MACDONELL (McDonald), GEORGE RICHARD JOHN (known as Red George), soldier; baptized 15 Aug. 1780 at St John’s, Nfld, son of John McDonald (Leek), who in 1780 was commander of Fort Townshend, Nfld; d. 16 May 1870 at Wardour Castle, Wiltshire, England.
George Richard John Macdonell was commissioned an ensign in the 55th Foot in the British army on 15 Sept. 1796. He rose to lieutenant on 4 May 1798 and then transferred to a vacant captaincy in the 8th Foot on 4 Sept. 1805. He may have been on active service in Europe prior to the commencement of his North American career in 1808, when the 8th Regiment was posted to Nova Scotia and subsequently to the Canadas.
In December 1811 the settlers in Glengarry County who had come to Canada as a disbanded military unit in 1804 with Bishop Alexander Macdonell* became alarmed by the growing hostility between Britain and the United States. They proposed that they be re-embodied as a fighting force. Sir George Prevost* agreed, and chose their clansman, Red George Macdonell, as recruiting agent for the new force, the Glengarry Light Infantry Fencibles. He was given the brevet rank of major in the new militia force in February 1812, but enlistment was so slow that the ambitious Macdonell was not given his next brevet commission until 8 Feb. 1813.
As a new lieutenant-colonel Macdonell succeeded to the command of Fort Wellington at Prescott, and on 22 Feb. 1813, exceeding his orders to make a demonstration of strength, he attacked Ogdensburg, N.Y. His successful assault across the ice with a mixed force of regulars and militia ended the occupation of Ogdensburg by American forces for the remainder of the war. His action helped secure the St Lawrence link between Upper and Lower Canada but did not stop American harassment along the St Lawrence River, as Macdonell later claimed.
After recovering from wounds received at Ogdensburg, Macdonell took command of the 1st Light Infantry Battalion at Kingston. When Wade Hampton’s American forces began advancing upon Montreal, Prevost ordered Macdonell and his militia force to march into Lower Canada. At the battle of Châteauguay on 26 Oct. 1813 Macdonell ably commanded the reserves under Lieutenant-Colonel Charles d’Irumberry* de Salaberry. Although losses on both sides were light, Hampton retreated and refused to participate in subsequent plans to attack Montreal. Hence this British victory stopped the only concerted American effort which could have cut the St Lawrence River supply lines between Montreal and Upper Canada and forced the latter to capitulate.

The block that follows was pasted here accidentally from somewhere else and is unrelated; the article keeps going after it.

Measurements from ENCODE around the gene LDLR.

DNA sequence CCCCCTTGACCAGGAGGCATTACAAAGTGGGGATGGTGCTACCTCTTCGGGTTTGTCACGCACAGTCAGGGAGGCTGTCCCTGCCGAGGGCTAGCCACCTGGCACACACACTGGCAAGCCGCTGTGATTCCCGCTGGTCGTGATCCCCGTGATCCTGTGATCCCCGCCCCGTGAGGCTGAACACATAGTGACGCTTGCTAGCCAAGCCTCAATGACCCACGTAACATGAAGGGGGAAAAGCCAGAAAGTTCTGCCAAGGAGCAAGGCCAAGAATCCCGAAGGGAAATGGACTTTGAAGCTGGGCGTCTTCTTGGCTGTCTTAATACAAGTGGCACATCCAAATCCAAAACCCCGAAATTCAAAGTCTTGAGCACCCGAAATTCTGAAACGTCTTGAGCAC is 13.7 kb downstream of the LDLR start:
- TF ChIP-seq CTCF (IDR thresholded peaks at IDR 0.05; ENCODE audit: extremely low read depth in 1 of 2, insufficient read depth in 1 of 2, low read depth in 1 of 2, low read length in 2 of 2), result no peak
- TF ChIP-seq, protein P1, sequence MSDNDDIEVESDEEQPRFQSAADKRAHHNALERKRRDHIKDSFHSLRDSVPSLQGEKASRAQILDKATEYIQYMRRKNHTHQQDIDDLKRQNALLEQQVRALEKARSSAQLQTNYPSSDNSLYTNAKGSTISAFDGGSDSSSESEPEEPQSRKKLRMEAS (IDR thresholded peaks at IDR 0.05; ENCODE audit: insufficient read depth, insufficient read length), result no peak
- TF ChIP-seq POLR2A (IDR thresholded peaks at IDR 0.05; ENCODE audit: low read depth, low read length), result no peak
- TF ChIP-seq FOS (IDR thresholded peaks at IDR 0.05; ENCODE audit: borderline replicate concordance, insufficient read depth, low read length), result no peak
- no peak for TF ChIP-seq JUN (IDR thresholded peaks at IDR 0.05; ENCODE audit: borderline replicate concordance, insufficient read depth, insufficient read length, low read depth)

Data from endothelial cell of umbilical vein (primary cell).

Macdonell recognized the vulnerability of the St Lawrence as the single supply line and in November 1814, at the end of the war, he explored an alternative route along the Rideau River and lakes. His plan for a canal of temporary dams and rough wooden structures was very different from the precise engineering work done under Colonel John By* a decade later.
The Rideau survey was undertaken as part of Macdonell’s duties as inspecting field officer of militia. Immediately after assuming this new position in June 1814, Macdonell also took command of the Cornwall district. Until the fall of 1815 he was responsible for training and commanding the Stormont and Glengarry militia and for the protection of transportation on the St Lawrence River in that neighbourhood. From Cornwall he went to Fort George (Niagara), York (Toronto), and Kingston inspecting and training militia units until he was granted leave of absence on 3 Oct. 1816.
Macdonell returned to England in 1816 and married the Honourable Laura Arundel in 1820. When the 8th Foot was called to active duty in 1821 Macdonell transferred to a vacant half-pay position in the 79th Foot. He was apparently unable to find a position acceptable to his own sense of prestige and his wife’s social position. Although he was created a cb in 1817 and awarded a medal for Châteauguay, Macdonell was never satisfied with this recognition of his services. During the half century after the war Macdonell revealed a sense of personal grievance; he appealed to the public for recognition and to the secretary for war for recompense. In a scarcely veiled anonymous article in Colburn’s United Service Magazine in 1848, Macdonell claimed that England’s “transatlantic empire” was saved by his “personal exertions” in 1813. To Earl Grey he wrote in 1850 that Ogdensburg was “of one hundred times more political Importance” than Nelson’s victory at Trafalgar. Furthermore he accused the Duke of York and Allan McLean*, speaker of the Upper Canadian assembly from 1812 to 1820, of denying him a medal for Ogdensburg because he was a Roman Catholic.
Macdonell claimed in 1817 that the idea of a Rideau Canal defence work “had occurred, exclusively to me, in the beginning of 1813” and that Sir George Prevost had promised him a reward of 2,000 guineas if he could prove the practicality of his plan. He did not receive the reward because the Colonial Office maintained in 1818 that earlier plans for a military canal had existed. The Colonial Office also refused to recognize Macdonell’s weakly supported contention that he had inspired Sir Isaac Brock*’s successful campaign tactics at the beginning of the war. Tragically, this energetic officer who had displayed such perspicacity on the battlefield had completely lost his sense of judgement.
PAC, RG 8, I (C series), Index entries to G. R. J. Macdonell. PRO, CO 42/177, 42/180; WO 1/563, Macdonell to Grey, 8 April – 4 June 1850; WO 17/1514–15, 17/1519–20. Philalethes [G. R. J. Macdonell], “The last war in Canada,” Colburn’s United Service Magazine and Naval and Military Journal (London), 1848, pt.1, 425–41. G.B., WO, Army list, 1795–1871. J. M. Hitsman, Safeguarding Canada, 1763–1871 (Toronto, 1968). George Raudzens, “‘Red George’ Macdonell, military saviour of Upper Canada?” OH, LXII (1970), 199–212.